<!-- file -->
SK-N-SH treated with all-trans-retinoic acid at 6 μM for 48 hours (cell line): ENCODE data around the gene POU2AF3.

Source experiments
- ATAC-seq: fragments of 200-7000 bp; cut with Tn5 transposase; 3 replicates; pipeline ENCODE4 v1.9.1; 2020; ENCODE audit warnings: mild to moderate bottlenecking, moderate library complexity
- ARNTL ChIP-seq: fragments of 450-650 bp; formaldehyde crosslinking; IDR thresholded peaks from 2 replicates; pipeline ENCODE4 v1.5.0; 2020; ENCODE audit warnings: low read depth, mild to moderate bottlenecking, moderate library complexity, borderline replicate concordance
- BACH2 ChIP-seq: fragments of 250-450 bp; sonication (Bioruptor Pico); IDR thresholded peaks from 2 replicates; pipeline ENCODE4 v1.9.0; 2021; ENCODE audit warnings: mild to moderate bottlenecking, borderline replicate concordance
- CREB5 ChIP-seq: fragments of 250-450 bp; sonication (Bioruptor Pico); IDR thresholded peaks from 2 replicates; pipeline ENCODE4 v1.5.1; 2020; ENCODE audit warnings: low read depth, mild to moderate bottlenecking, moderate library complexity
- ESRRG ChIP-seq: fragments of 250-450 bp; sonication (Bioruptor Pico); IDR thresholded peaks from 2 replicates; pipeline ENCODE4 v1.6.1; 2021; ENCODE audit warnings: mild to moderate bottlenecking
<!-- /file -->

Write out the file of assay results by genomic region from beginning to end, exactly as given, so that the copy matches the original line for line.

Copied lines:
SK-N-SH treated with all-trans-retinoic acid at 6 μM for 48 hours (cell line): ENCODE data around the gene POU2AF3.

Source experiments
- ATAC-seq: fragments of 200-7000 bp; cut with Tn5 transposase; 3 replicates; pipeline ENCODE4 v1.9.1; 2020; ENCODE audit warnings: mild to moderate bottlenecking, moderate library complexity
- ARNTL ChIP-seq: fragments of 450-650 bp; formaldehyde crosslinking; IDR thresholded peaks from 2 replicates; pipeline ENCODE4 v1.5.0; 2020; ENCODE audit warnings: low read depth, mild to moderate bottlenecking, moderate library complexity, borderline replicate concordance
- BACH2 ChIP-seq: fragments of 250-450 bp; sonication (Bioruptor Pico); IDR thresholded peaks from 2 replicates; pipeline ENCODE4 v1.9.0; 2021; ENCODE audit warnings: mild to moderate bottlenecking, borderline replicate concordance
- CREB5 ChIP-seq: fragments of 250-450 bp; sonication (Bioruptor Pico); IDR thresholded peaks from 2 replicates; pipeline ENCODE4 v1.5.1; 2020; ENCODE audit warnings: low read depth, mild to moderate bottlenecking, moderate library complexity
- ESRRG ChIP-seq: fragments of 250-450 bp; sonication (Bioruptor Pico); IDR thresholded peaks from 2 replicates; pipeline ENCODE4 v1.6.1; 2021; ENCODE audit warnings: mild to moderate bottlenecking